Ride your bike
Cycling is the perfect way to get around without fossil fuels. It produces minimal CO2, and no toxic exhaust emissions. It is efficient, fun, healthy and very cheap. Where good cycle infrastructure exists, it is also safer and often faster than going by car in urban areas. So get cycling!
Carbon emissions: Bike vs car (and plane, bus, coach, ferry and train)
Bikes produce very little CO2. They’re not quite zero carbon: there’s a little produced when they are manufactured, and you need some extra calories to pump the pedals, which have to come for somewhere. But with CO2 production per passenger kilometre at 21 grams, they beat every other form of local transport. They even beat feet - travelling 10km when cycling will use around 300 calories, running around 700, walking around 400.
In fact that 21 grams is actually an overstatement; it assumes you’d be doing nothing at all if you weren’t on your bike, whereas even just sitting on the sofa uses about a quarter of the calories of riding a bike. Moreover, very few people calculate how much food they eat based on how much exercise they do, most of us eat for pleasure and by habit. So unless you’re a super-athlete, you probably won’t eat any extra calories to fuel your cycling. In which case, your cycle ride is close to being carbon free.
If you’re still not convinced of the benefits of cycling, here’s some more advantages it has over driving the car.
Six advantages of bikes over cars
1. Economy. Probably the second biggest benefit a bicycle has over a car is that it saves a great deal of money; purchase costs, licencing fees, petrol and repairs. Bicycles have no fuel costs; even electric bikes cost almost nothing to keep running. Work out all the annual costs of a car; a twelfth of purchase costs (assuming the car has a 12 year life), fuel, insurance, repairs, tax. Do the same for a bike and you'll see huge savings. Think what else could you spend that money on.
2. Speed. Bicycles are small and efficient. They don’t cause traffic congestion, especially when they have dedicated bike lanes. As a result, in a town or city a bicycle is generally as fast as a car or a bus; calculate journey times for yourself and you might be surprised. Cars are certainly faster on the open road, but that doesn’t matter when traffic is bumper to bumper. For shopping, get a basket or panniers and shop little and often, or you could invest in a cargo bike for bigger grocery trips, or occasionally use a taxi.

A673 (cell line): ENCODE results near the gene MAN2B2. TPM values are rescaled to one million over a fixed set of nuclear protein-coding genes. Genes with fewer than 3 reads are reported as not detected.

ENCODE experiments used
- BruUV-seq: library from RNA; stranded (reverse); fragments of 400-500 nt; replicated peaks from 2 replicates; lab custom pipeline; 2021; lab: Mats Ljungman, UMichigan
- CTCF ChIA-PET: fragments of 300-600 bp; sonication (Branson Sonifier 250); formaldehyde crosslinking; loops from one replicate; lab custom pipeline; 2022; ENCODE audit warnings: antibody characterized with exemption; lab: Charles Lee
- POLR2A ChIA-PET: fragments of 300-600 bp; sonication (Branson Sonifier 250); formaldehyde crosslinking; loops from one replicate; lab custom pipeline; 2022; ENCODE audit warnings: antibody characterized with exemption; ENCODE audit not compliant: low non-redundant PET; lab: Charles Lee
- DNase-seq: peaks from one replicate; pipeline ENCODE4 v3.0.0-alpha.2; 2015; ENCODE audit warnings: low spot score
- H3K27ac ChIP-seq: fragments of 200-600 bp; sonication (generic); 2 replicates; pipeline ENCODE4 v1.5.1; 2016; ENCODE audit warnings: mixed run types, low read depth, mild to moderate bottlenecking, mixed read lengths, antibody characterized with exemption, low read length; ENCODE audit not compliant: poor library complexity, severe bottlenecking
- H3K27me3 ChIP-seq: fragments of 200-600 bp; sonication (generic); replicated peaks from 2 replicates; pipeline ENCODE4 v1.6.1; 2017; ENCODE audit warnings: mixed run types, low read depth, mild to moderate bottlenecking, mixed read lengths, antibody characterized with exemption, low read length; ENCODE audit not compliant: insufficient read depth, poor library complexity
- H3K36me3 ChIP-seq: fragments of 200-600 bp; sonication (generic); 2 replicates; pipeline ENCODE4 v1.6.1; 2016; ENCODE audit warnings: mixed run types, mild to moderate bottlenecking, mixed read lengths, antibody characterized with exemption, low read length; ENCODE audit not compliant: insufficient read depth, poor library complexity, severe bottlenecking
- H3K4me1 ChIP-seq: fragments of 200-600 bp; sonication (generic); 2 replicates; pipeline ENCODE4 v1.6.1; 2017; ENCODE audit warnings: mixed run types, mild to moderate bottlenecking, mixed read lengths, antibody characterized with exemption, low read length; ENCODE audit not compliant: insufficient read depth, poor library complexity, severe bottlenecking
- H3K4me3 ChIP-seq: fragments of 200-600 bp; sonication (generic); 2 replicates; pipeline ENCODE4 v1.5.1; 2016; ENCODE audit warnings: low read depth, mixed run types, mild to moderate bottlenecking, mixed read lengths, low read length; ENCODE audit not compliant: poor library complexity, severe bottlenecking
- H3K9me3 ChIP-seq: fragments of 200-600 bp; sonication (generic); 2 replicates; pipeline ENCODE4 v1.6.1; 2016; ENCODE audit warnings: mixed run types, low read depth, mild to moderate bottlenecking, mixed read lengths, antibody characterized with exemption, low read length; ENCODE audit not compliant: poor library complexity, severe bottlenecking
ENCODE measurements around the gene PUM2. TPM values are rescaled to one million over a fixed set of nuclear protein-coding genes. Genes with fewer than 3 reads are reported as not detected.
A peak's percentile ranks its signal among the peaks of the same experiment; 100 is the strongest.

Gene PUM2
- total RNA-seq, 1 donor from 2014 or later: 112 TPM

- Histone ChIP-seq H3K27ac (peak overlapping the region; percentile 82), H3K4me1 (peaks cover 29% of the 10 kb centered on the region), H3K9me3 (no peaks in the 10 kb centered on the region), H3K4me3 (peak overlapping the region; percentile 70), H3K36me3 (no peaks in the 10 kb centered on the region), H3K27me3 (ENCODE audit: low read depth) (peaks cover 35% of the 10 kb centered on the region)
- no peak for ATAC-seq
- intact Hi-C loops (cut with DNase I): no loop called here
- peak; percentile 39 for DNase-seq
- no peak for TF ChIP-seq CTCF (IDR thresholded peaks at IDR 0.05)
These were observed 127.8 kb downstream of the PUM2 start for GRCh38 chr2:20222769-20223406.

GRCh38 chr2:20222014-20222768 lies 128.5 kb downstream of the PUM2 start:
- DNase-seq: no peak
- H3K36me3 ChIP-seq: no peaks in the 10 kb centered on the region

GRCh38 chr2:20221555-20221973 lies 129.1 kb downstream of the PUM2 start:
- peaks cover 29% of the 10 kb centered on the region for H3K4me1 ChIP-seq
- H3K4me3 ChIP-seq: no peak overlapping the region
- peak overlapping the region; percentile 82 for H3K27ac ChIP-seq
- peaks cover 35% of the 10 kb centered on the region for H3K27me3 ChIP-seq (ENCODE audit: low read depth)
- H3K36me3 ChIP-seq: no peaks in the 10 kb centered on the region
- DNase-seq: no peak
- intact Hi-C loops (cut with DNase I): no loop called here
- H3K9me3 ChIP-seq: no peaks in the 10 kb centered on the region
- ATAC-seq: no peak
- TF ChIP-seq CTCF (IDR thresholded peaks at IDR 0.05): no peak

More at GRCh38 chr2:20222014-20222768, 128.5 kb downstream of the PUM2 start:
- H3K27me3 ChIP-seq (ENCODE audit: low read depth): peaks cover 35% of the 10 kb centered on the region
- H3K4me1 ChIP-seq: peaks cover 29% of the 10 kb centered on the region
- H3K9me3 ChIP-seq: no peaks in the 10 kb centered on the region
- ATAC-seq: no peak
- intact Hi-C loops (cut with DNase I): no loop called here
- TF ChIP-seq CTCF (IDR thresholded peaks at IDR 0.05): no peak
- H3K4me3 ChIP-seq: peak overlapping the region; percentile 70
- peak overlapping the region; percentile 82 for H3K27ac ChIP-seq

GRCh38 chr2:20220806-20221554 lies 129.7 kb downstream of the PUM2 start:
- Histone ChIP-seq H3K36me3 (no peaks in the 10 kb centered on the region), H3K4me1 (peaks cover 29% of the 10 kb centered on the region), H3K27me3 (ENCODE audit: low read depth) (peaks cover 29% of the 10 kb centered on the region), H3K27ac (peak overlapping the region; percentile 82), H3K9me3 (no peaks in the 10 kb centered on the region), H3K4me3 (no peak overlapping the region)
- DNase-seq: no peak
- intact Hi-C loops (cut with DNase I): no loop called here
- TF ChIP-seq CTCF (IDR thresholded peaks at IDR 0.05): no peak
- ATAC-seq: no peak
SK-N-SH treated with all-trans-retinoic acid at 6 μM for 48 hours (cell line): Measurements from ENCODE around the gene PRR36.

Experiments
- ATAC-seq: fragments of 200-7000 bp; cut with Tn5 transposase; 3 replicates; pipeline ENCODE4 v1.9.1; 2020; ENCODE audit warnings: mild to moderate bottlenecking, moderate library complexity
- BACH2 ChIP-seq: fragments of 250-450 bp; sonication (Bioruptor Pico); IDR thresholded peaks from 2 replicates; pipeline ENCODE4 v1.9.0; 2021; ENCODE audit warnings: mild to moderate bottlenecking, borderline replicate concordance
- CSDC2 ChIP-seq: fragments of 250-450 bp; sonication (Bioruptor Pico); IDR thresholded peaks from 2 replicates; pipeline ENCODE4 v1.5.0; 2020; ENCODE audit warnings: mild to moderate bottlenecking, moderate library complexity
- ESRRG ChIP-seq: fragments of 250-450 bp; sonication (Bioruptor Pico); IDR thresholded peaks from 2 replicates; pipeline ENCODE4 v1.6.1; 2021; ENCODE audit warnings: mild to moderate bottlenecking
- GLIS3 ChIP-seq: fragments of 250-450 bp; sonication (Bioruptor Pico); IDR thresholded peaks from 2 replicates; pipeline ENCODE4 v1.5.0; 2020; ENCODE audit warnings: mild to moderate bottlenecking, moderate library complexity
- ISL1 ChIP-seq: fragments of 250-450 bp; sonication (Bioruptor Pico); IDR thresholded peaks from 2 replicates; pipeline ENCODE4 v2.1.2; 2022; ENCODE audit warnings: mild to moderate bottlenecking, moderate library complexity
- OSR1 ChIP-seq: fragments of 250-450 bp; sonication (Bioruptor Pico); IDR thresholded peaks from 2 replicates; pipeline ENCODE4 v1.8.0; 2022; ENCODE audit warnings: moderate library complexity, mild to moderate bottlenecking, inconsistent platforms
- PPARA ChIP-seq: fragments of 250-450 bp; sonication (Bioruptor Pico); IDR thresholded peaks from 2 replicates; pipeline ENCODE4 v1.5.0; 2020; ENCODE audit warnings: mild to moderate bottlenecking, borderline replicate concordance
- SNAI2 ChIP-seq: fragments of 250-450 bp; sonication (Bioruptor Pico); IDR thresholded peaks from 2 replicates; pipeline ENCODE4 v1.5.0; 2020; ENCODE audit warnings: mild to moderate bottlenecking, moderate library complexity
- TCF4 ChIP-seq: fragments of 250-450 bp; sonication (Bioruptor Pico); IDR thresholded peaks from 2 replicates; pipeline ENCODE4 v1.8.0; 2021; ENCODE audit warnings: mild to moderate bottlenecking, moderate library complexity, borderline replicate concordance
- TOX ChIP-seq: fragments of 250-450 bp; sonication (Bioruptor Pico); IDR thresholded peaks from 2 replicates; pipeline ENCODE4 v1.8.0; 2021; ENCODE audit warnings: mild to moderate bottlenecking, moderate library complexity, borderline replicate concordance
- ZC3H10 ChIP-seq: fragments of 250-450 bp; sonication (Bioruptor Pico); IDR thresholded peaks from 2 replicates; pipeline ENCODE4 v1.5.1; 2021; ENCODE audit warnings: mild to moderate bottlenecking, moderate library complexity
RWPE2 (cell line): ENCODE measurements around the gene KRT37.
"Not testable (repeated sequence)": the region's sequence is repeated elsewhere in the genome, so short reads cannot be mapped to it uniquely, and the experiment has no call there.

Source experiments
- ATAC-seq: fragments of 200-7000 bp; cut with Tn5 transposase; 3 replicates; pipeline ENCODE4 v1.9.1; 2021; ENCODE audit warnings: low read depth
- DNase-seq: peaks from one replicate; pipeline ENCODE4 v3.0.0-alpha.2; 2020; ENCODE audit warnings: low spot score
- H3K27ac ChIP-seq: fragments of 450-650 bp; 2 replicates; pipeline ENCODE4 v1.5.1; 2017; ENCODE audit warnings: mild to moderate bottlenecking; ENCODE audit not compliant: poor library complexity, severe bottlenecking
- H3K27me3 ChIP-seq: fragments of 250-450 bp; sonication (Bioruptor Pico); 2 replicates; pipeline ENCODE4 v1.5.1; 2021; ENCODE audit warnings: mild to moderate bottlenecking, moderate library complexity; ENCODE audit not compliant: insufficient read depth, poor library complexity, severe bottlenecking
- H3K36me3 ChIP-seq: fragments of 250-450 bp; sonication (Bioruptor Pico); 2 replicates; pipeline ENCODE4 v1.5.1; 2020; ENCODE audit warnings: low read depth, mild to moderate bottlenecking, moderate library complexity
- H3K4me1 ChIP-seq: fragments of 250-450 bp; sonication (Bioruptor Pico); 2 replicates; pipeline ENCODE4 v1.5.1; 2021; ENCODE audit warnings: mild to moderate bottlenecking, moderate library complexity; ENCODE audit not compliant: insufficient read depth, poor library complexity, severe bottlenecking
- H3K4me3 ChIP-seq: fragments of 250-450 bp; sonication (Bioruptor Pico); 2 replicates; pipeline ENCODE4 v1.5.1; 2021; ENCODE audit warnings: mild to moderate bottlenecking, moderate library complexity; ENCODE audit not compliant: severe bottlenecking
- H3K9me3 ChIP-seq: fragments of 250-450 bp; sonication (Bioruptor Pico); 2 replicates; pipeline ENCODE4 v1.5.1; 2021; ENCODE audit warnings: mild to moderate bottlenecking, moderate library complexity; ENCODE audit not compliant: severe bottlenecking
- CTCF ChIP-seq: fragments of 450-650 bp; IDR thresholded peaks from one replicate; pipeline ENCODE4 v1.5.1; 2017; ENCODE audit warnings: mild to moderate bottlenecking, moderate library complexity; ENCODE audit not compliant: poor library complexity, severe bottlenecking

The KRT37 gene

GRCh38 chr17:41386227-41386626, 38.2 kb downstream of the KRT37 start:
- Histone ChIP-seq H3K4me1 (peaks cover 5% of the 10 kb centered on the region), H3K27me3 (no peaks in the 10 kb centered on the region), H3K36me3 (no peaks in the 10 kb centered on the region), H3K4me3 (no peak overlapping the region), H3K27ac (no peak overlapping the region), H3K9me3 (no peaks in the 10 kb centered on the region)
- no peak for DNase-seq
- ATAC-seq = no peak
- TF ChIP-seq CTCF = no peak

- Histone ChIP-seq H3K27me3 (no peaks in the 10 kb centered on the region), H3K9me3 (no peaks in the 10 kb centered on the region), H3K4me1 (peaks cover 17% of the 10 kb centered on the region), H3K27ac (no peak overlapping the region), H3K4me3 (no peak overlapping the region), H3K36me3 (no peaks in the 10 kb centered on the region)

3. Health. Bikes are a great form of physical exercise, whereas in a car you just sit there. Cycling is cardiovascular exercise, so helps you maintain a healthy body, work off extra weight, improve your mental health and reduce your stress level. Conversely, studies have shown that driving in traffic is highly stressful; just observe yourself, your friends or family when they're doing it! The irony of driving to the gym seems to be lost on most people. Why not skip both and go for an hour's cycle instead?
4. Availability. You don’t need a license to get a bike. You don't have to be a certain age. You don’t need a loan or credit that has to be paid off in installments. You don’t need bike insurance or bike tax. You don't need regular expensive trips to the petrol station. It is much, much easier to get a bike than any kind of car, motorbike or truck. They're so cheap that kids get them for Christmas; maybe adults can too.
5. Parking. In the city it can be very hard to find a parking space, and often expensive too. But bike racks can handle way more bikes in a fraction of the space. You can fit 6 bikes in the space 1 car takes up. Car parking wastes an awful lot of space that coud be used for more useful things like trees or affordable housing.
6. Safety. Car accidents are among the 10 leading causes of death globally, and they cause way more non-fatal injuries. Statistically, riding a bicycle is much safer than driving a car; and the biggest threat to cyclists are motorists. But there is one caveat; keep your bike away from the traffic. Use off-road cycle routes and search out traffic free or low traffic routes including parks, canal and river tow paths, disused railway lines and back alleys. Google Maps and Streetview are your allies here. Don't assume that the best car route is the best cycle route; the reality is usually the opposite.
Picture credits: 1) Andrew Gook on unsplash.com 2) Steinar Engerland - unsplash.com 3) Chloe Onojeghou - unsplash.com
Address the barriers that prevent you riding more
Travel to work or school by bike
Take family, friends or neighbours riding with you
Campaign for quality green transport including buses, bikes and trains